The New York Rangers had all the comforts of home after spending most of the first month of the season on the road.
The star-studded blue carpet and a full house of their fans at a completely refurbished Madison Square Garden were there Monday night for the Rangers' home opener.
All that was missing was New York's offence.
Peter Budaj made 27 saves for his 11th career NHL shutout, and Tomas Plekanec and Alex Galchenyuk provided the scoring as the Canadiens spoiled the Rangers' long-awaited homecoming with a 2-0 victory.
'Our guys were able to keep our ground and tried to box the players out so I can see the pucks.'- Canadiens goalie Peter Budaj
"I think we did a lot of good things," said Rangers goalie Henrik Lundqvist, who made 25 saves after a two-game injury absence. "We just hoped for an early goal for us to get the energy and confidence and get the building going.
"It was a disappointing loss, but it was great to be back."
Lundqvist was outshined by Budaj, the Canadiens' 31-year-old backup to Carey Price. Budaj was at the top of his game despite playing for only the second time this season and first since Oct. 10 at Edmonton when he stopped 27 of 28 shots in a win.
Plekanec scored the go-ahead goal on a power play in the second period. Budaj made it stand up for Montreal (7-5), which had lost three of four since a four-game winning streak.
"Our guys were able to keep our ground and tried to box the players out so I can see the pucks," Budaj said. "When I didn't see them, they blocked the shots. When I saw the puck, I was able to make the save."
The Canadiens blocked 28 shots.
"All our D and forwards were doing the little things right," Budaj said. "It does help tremendously when the team in front of you plays so well and blocks shots."
Galchenyuk scored his second of the season with 2:51 left with a goal that stood up to a video review. It was scored just moments after Budaj blocked an in-close chance for Mats Zuccarello.
"If that's not a kick, I don't know what a kick is," the aggravated Lundqvist said. "Seriously, there needs to be some sort of consistency in the calls.
"It's just a frustrating goal there that kind of kills the whole game. It would be very interesting to hear their explanation for it just to know moving forward what the rule really is."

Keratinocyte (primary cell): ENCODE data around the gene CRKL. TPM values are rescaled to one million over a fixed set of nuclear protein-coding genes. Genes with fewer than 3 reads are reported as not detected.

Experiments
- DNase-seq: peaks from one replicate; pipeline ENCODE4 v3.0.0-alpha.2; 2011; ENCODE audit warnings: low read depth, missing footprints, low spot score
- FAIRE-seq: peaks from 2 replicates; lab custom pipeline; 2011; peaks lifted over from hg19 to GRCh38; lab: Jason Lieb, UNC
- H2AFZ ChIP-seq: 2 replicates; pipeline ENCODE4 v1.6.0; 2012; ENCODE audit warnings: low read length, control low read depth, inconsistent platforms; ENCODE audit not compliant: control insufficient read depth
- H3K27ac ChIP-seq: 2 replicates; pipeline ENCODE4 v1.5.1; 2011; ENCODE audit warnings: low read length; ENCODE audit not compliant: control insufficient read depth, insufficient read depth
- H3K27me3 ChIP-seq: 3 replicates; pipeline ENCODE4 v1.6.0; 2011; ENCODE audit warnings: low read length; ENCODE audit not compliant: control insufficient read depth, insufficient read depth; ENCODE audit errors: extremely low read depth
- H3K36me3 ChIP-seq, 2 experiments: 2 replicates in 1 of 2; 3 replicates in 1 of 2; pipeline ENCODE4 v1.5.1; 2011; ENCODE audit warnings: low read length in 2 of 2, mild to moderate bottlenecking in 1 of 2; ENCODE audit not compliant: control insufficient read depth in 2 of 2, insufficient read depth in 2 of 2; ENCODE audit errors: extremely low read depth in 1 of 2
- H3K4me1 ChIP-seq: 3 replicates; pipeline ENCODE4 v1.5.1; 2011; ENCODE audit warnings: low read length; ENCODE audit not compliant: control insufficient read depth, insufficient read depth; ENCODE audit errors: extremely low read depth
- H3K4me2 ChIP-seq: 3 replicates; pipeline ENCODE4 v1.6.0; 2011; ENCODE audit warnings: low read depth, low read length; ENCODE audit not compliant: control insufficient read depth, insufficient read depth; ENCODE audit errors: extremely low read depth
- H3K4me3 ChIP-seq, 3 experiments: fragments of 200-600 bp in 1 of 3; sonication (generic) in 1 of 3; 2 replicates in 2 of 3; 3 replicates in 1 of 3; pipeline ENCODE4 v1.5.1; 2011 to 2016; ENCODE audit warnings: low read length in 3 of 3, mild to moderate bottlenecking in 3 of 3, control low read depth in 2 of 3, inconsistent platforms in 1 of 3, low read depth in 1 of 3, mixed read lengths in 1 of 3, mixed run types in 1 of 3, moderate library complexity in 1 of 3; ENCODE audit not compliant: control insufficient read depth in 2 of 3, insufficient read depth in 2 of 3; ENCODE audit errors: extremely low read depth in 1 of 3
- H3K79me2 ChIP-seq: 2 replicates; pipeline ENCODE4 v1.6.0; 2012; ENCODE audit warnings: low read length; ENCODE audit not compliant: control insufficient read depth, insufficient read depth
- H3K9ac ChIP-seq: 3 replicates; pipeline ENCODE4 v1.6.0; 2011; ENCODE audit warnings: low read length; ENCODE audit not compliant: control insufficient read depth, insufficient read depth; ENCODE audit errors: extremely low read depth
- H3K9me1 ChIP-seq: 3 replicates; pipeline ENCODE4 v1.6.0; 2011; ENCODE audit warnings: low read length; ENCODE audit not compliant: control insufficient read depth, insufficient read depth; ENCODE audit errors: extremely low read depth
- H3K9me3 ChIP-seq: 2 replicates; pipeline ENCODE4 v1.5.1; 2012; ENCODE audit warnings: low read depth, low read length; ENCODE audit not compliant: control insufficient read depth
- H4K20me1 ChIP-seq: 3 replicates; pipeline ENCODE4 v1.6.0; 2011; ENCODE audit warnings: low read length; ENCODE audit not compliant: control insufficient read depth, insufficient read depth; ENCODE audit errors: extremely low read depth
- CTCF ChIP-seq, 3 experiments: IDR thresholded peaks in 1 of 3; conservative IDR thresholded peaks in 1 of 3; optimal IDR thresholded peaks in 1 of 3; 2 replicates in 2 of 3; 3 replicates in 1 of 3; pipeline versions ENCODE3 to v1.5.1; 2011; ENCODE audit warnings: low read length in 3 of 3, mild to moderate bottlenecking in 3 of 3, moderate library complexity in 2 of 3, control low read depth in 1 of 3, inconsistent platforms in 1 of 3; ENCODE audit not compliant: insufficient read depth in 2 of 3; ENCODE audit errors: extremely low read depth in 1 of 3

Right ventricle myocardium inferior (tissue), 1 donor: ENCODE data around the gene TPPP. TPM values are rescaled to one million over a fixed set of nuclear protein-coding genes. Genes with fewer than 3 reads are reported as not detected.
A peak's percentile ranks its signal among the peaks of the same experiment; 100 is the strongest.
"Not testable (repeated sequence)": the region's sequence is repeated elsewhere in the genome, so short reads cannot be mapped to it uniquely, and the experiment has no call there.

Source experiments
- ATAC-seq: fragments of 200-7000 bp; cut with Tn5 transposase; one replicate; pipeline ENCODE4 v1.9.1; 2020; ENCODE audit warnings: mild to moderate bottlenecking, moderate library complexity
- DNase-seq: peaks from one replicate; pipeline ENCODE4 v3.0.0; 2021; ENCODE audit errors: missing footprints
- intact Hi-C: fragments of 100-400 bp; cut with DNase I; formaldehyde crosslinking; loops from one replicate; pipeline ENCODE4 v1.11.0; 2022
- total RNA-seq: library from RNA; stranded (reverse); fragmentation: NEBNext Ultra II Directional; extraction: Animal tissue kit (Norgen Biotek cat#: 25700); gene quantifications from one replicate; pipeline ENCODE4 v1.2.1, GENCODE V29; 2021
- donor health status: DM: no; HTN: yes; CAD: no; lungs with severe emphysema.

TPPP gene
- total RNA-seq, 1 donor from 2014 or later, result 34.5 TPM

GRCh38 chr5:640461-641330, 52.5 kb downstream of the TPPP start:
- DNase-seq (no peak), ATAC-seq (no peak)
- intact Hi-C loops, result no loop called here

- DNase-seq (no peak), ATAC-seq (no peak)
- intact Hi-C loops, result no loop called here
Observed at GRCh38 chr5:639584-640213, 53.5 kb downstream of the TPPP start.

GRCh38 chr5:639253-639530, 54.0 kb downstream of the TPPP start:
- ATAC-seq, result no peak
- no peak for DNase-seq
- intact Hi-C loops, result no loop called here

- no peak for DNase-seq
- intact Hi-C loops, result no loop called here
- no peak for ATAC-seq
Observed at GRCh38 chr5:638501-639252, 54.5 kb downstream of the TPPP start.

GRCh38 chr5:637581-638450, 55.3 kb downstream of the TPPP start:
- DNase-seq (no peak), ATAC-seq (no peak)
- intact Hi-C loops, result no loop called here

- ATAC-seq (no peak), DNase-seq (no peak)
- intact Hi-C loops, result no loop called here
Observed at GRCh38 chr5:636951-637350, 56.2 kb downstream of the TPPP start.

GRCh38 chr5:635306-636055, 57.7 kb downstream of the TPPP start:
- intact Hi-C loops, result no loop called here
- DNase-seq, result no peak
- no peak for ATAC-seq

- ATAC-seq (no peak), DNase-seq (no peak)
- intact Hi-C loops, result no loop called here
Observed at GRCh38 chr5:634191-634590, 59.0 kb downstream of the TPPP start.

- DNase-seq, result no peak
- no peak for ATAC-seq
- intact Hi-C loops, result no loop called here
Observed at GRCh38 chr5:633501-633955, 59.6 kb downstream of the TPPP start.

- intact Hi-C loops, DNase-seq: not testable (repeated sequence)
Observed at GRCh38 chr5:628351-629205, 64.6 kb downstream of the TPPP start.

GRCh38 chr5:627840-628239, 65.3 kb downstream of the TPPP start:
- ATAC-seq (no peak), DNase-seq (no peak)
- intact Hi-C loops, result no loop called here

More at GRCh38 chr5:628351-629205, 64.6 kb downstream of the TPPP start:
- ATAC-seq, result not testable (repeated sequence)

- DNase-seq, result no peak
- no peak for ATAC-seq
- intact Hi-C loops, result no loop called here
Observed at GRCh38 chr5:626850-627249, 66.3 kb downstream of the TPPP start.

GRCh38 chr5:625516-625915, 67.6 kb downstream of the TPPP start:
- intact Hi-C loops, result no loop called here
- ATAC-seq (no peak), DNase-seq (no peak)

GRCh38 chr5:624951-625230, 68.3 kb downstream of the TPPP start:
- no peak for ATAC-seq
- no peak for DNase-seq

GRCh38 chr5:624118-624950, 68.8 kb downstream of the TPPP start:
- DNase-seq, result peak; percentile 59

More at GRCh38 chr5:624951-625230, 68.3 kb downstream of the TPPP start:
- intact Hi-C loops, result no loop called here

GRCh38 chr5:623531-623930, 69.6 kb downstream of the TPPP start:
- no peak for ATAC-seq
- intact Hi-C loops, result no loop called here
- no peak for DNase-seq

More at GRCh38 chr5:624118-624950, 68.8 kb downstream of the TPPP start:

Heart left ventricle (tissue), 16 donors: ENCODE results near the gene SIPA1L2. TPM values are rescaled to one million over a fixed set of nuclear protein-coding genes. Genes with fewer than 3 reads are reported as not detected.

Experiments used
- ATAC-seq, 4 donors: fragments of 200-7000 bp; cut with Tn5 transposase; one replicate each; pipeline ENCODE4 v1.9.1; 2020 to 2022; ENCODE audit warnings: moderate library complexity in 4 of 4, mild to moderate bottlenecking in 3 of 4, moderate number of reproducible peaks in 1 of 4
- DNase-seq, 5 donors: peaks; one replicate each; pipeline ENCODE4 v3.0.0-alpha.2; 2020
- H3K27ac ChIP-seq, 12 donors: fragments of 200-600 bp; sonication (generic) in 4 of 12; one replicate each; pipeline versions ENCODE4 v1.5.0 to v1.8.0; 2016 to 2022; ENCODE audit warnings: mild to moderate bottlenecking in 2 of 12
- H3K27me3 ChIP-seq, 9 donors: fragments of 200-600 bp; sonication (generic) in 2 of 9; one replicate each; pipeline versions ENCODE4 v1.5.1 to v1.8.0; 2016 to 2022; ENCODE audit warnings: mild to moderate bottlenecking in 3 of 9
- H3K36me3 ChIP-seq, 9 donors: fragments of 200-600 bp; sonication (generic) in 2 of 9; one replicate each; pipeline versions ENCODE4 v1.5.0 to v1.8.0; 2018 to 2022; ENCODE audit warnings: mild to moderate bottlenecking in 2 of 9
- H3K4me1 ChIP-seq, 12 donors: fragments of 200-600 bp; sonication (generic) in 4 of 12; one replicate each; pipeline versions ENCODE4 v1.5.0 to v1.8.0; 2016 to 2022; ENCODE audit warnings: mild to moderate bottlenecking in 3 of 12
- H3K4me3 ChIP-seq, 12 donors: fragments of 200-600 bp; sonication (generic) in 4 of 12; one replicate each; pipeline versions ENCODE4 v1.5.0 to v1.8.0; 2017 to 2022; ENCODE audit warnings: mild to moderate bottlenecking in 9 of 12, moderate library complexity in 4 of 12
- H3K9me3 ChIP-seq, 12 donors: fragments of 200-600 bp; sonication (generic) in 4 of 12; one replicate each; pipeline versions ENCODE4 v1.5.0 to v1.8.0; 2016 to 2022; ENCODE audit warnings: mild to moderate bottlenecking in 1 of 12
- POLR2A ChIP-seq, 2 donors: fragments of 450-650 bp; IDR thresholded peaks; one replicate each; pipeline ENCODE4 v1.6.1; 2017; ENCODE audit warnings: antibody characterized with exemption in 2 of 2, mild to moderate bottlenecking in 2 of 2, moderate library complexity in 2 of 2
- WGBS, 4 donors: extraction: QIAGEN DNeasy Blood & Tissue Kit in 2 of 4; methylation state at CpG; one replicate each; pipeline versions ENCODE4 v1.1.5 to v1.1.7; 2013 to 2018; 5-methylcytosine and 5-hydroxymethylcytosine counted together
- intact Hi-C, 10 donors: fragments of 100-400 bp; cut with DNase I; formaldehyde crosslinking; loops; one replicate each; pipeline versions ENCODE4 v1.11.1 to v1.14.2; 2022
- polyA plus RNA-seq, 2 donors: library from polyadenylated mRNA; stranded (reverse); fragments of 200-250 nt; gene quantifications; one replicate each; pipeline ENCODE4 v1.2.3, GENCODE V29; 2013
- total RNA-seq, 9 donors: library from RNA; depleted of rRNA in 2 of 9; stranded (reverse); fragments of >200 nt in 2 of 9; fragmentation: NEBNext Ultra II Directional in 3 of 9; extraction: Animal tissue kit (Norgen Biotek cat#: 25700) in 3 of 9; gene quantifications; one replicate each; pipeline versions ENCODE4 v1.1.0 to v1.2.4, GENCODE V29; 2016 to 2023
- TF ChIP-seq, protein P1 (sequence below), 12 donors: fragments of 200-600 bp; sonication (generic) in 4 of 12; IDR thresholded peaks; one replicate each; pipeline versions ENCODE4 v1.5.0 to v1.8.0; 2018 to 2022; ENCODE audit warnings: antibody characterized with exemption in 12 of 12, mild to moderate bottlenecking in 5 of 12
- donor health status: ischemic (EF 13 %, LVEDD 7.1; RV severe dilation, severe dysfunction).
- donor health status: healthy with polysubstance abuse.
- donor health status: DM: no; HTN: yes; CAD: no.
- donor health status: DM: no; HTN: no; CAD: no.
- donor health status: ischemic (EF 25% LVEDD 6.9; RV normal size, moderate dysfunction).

New York ended its 3-6 trip with a stirring 3-2 overtime win at Detroit on Saturday. But even with a healthy Lundqvist, the Rangers couldn't build off that momentum.
"Guys were so excited. There was a definite energy in the room," forward Chris Kreider said. "The effort was there — the same effort as Detroit, if not more. We learned from that game and we got better but we didn't get the result we wanted. So go back to the drawing board."
Budaj turned aside a quick, hard drive by Kreider by blocking the shot with his glove and deflecting it off the crossbar in the first period.
"I felt pretty solid," Budaj said. "I got a little lucky there at the beginning. I was able to make the save, and it hit the crossbar. You always need a little bit of luck."
Kreider was still shaking his head after the game about his missed opportunity.
"What net didn't I see? It was wide open," he said after a deep exhaled breath. "It's just another one I've got to have."
Jesper Fast also took two whacks at the puck while stationed at the right post in the closing minutes of the second period without success.
Budaj's best stop was perhaps 6 minutes into the third period, when the teams were skating 4-on-4 after interference calls 21 seconds apart. J.T. Miller had a partial breakaway in the Montreal zone and fired a drive that Budaj stopped with his left arm.
Miller was denied again by Budaj midway through the third with a hard shot from the right of the crease.
Plekanec made it 1-0 with 3:26 left in the second period.
With Brian Boyle serving a roughing penalty, Montreal used a quick three-man passing play to set up Plekanec's team-leading sixth goal. Brian Gionta moved the puck to Michael Bournival, who made a pass to Plekanec, who came in alone on Lundqvist.
Plekanec went past Rangers defenceman Anton Stralman, skated in on his forehand and shifted the puck to his backhand before depositing a shot behind Lundqvist.
"That defenceman, I don't think he made such a great play," Plekanec said. "He kind of opened that lane for me to go to the net."
Both teams recorded seven shots in the first period. The Rangers had a 14-11 edge in the second, but couldn't get a puck past Budaj.
That has been a common theme for the road-weary Rangers, who were shut out twice during their road trip and managed only 15 goals.
Lundqvist showed no signs of injury in his first game back following a week of limited action as he recovered from an undisclosed ailment. He moved well and seemed sharp on most of Montreal's chances.
Rangers coach Alain Vigneault said he decided on a goalie for Tuesday's game at the Islanders, but didn't reveal his choice.